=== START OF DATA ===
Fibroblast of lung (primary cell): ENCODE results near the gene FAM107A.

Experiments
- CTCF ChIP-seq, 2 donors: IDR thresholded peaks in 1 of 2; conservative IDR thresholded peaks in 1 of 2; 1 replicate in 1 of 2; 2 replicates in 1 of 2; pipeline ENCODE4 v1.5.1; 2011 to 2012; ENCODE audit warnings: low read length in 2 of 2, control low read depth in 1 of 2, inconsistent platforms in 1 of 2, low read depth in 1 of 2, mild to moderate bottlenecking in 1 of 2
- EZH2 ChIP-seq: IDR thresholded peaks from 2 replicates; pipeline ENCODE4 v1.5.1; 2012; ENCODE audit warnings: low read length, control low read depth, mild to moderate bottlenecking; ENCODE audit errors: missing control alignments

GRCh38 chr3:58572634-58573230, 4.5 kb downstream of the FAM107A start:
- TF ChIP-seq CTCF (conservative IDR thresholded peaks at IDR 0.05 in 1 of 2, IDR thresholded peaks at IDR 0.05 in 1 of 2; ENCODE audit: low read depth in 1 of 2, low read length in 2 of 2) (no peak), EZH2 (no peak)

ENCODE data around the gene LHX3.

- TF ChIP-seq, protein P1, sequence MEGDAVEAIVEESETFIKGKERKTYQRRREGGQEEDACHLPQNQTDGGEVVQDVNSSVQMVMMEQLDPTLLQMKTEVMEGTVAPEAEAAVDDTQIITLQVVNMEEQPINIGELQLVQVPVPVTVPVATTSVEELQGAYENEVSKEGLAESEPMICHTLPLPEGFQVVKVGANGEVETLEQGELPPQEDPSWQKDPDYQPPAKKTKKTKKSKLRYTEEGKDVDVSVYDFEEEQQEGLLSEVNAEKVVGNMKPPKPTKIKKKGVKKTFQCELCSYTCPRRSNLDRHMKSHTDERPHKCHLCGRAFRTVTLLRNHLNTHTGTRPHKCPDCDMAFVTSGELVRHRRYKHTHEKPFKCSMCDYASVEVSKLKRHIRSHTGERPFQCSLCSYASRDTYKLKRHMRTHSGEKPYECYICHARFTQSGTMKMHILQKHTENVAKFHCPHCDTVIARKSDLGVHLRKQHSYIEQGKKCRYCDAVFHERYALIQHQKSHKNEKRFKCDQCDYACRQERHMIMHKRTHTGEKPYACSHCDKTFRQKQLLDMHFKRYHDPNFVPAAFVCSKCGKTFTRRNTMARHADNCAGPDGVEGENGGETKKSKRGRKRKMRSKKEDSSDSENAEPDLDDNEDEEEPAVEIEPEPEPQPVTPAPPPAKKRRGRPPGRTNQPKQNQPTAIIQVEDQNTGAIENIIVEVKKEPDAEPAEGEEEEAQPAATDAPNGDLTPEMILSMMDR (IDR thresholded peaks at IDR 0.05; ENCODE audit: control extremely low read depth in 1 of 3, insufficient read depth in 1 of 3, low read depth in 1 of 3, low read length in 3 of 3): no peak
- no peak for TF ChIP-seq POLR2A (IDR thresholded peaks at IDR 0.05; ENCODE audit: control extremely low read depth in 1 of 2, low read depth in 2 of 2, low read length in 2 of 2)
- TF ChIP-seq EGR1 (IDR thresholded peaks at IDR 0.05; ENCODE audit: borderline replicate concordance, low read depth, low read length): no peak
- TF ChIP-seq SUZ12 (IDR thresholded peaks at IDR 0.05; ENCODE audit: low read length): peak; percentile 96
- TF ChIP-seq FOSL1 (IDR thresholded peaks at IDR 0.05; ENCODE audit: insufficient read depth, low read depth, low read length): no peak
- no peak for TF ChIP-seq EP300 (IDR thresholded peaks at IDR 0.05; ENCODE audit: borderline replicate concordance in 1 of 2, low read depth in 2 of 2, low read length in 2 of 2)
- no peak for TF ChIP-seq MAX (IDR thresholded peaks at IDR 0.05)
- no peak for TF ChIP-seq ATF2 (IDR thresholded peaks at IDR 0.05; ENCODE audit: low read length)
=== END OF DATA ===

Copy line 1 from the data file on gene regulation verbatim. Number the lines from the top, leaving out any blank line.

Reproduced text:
Fibroblast of lung (primary cell): ENCODE results near the gene FAM107A.